The final day of the inaugural World Match Racing Tour M32 event at Fremantle got underway in a brisk easterly, with flat water.
Williams v Sehested
The first race of the semi-finals featured six times champion Ian Williams (GBR) and Nicolai Sehested (DEN) who had defeated former champion Taylor Canfield in the quarter finals. Williams has done most of his sailing at this regatta in the lighter morning winds and he emphasised the value of that experience by taking control early and putting a penalty on his rival. The easterly was fresher than it had been and Williams delighted in the calm waters to extend his lead at every stage.
This was a rare case where the racing was quite uninteresting. For the most part we have been treated to exciting crosses and high-speed bear-aways with the crew on the edge of losing control.
The second pre-start featured some good old-fashioned dial-ups and shouts of “Up! Up!” before Sehested got away in the dominant position and Williams was unable to get through him. Sehested was first to the top mark but then disaster struck as his genneker refused to furl. It was dropped to the deck but by this time Williams had made up the deficit.
Sehested sailed up the course with the genneker still down and tried to hoist after they turned downwind. But they were halfway to the bottom mark before they had it unfurled and trimmed and by this time Williams was on his way back upwind. It was a comprehensive victory by almost a complete lap and put the champion on match point.
After a poor start by Williams which allowed Sehested to race away to a huge lead, it seemed this match was going to at least one more race. On the first upwind Williams closed the gap but was still 20 seconds behind when the gennaker was unfurled. Then Sehested committed the cardinal sin – under no pressure, he misjudged his bottom mark rounding, the boat teetered on the edge and fell over, automatically incurring a black flag and sending Williams straight to the final.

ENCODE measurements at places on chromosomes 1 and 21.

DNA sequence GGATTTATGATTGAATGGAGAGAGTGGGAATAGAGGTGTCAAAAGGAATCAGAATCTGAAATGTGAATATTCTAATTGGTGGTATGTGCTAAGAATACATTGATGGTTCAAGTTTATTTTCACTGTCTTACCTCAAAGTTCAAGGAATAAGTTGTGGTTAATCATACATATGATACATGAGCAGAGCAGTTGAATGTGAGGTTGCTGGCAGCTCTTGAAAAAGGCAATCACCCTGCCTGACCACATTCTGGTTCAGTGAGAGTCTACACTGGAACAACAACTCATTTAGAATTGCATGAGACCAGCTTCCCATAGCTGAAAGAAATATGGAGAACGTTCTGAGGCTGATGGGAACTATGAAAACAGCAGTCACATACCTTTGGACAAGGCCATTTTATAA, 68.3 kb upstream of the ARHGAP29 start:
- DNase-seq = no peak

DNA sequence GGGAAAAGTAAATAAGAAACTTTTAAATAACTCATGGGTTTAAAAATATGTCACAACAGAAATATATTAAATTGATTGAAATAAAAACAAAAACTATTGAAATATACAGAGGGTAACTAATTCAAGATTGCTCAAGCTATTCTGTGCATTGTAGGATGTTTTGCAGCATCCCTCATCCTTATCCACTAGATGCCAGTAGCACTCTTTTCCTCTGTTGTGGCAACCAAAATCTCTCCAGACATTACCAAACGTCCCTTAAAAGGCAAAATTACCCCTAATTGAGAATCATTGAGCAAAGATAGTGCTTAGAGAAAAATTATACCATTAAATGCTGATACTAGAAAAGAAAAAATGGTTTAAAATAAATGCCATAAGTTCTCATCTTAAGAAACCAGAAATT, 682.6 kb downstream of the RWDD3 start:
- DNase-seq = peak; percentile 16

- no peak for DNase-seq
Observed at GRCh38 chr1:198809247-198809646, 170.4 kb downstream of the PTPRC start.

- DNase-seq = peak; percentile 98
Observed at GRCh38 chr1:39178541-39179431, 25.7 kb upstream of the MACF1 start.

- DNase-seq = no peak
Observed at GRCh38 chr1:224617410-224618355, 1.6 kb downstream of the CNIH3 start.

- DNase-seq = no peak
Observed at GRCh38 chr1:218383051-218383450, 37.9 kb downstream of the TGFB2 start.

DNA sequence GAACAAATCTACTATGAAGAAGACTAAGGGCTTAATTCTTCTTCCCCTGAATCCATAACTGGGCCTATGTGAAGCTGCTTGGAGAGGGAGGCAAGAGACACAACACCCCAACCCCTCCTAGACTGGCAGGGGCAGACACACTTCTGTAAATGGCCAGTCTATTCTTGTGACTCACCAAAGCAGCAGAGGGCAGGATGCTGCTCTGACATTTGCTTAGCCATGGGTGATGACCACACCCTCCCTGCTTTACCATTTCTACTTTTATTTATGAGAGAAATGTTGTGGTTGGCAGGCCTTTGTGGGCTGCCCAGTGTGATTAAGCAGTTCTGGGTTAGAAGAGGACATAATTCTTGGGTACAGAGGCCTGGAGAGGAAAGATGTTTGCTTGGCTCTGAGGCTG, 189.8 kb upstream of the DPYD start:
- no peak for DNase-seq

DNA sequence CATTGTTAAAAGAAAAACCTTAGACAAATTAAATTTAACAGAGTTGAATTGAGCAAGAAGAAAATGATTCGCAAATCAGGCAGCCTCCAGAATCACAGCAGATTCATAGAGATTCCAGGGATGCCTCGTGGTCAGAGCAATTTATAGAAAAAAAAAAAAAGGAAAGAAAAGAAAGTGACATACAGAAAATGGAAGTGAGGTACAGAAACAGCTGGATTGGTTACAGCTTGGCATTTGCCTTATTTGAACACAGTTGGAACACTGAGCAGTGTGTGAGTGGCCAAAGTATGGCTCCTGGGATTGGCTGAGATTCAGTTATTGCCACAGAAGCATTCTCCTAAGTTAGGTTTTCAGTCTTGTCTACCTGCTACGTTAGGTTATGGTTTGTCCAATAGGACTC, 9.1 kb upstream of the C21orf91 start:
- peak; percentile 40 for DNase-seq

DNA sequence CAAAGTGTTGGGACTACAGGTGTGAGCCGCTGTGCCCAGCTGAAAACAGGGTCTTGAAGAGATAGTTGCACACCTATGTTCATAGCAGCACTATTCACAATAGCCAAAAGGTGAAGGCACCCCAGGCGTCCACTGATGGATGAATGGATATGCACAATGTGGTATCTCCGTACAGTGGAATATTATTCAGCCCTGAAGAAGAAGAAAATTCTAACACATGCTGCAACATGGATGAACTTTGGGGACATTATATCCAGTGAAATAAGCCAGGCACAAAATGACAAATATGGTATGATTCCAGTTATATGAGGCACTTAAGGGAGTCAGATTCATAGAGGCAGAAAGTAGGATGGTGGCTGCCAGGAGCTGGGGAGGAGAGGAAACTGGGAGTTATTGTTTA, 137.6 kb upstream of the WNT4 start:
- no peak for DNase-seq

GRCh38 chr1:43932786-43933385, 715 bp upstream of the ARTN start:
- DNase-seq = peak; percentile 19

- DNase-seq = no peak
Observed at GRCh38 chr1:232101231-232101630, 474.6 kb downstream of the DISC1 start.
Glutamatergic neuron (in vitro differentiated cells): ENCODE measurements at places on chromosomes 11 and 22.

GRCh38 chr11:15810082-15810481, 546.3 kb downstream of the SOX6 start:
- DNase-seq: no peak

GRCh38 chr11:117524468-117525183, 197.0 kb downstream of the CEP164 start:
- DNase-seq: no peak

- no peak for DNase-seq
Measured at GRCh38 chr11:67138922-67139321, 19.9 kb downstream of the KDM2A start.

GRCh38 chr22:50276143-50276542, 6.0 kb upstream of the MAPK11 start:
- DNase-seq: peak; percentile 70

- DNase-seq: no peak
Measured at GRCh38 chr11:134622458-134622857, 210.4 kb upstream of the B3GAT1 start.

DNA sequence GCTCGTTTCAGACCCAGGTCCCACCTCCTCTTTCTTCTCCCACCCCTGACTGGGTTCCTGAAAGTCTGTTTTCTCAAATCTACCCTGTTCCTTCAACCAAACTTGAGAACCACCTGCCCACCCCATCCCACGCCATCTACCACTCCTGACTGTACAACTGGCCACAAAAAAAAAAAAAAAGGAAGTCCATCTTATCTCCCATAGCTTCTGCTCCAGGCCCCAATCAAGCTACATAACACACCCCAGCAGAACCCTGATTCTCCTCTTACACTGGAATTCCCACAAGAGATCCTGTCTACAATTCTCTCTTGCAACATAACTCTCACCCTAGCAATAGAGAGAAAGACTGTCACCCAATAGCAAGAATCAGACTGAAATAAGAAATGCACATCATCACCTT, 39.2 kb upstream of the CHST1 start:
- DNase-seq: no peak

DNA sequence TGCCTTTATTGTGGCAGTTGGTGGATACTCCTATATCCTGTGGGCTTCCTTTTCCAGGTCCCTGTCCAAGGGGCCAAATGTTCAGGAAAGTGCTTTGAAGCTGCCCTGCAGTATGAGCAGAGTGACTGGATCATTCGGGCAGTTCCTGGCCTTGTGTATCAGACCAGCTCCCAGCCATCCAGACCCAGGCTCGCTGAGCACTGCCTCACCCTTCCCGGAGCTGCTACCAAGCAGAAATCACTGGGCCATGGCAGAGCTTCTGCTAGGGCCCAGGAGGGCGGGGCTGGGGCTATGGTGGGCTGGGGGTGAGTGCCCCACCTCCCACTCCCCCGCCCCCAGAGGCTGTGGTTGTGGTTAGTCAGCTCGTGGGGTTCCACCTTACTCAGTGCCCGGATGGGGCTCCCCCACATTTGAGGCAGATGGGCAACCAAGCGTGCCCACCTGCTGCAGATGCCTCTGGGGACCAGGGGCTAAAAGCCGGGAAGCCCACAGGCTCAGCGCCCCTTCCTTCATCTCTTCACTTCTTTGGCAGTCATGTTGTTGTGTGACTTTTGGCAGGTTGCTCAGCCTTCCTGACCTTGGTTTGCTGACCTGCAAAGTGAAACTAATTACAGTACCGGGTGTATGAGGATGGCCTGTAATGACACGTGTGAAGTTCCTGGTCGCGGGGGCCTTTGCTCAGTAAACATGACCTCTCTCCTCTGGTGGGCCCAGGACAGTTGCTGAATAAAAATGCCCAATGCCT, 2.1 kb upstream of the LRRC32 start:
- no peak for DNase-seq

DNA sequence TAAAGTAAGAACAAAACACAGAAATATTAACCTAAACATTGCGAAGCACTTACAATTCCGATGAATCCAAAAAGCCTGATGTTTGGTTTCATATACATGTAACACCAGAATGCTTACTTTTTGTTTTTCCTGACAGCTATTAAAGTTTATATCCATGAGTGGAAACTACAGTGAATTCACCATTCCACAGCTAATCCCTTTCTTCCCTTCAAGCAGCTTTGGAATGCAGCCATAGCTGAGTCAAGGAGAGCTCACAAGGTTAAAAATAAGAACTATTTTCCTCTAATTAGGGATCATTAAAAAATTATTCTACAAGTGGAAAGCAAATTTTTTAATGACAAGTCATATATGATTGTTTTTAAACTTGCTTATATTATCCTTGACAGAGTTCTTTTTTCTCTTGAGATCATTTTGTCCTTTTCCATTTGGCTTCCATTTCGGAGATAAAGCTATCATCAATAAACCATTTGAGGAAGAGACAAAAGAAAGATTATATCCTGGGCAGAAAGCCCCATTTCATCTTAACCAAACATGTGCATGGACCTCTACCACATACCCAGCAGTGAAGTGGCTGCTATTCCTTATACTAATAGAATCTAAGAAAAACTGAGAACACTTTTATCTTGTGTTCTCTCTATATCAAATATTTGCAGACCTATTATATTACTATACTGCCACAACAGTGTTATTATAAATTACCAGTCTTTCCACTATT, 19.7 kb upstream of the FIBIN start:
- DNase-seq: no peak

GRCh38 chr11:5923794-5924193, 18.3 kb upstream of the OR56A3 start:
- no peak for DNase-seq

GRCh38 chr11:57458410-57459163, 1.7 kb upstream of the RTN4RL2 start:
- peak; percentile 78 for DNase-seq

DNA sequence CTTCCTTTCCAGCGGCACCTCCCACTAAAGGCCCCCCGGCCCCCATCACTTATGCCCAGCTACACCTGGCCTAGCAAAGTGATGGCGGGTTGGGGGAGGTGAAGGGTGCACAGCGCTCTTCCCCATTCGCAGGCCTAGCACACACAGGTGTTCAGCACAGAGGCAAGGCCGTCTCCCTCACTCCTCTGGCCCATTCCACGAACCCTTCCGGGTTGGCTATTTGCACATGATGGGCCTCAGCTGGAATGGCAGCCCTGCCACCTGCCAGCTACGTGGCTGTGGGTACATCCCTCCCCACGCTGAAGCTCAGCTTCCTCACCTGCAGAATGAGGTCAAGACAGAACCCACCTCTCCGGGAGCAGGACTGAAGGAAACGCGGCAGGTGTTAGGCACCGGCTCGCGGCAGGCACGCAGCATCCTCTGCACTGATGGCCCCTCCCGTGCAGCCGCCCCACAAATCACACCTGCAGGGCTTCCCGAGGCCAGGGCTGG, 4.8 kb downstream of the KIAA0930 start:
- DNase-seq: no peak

Williams has been the recipient of lots of luck, usually in the form of unforced errors by his opponents. He has sailed fewer races than any of the other semi-finalists and it will be interesting to see whether this leaves his team fresher for the final, or costs him because of limited sailing in the strong westerlies of the afternoon.
Guichard v Wallen
The first race between the second pairing was a much closer affair with Yann Guichard just having a speed edge downwind over the veteran Hans Wallen, while Wallen was quicker upwind. The boats were sailing on opposite sides of the course, coming back together only at the gates but there was tension in the air as the contest ebbed and flowed.
Finally it was Wallen, with a brilliant last tack, who slipped through the top gate and ran down to the finish line to take a 1-0 advantage.
The skippers stayed away from each other at the next pre-start except for a brief attempt by Guichard to luff Wallen. Wallen was able to avoid the battle and was first up to speed but there was little in it as they swept around the reach mark and ran to the bottom gate.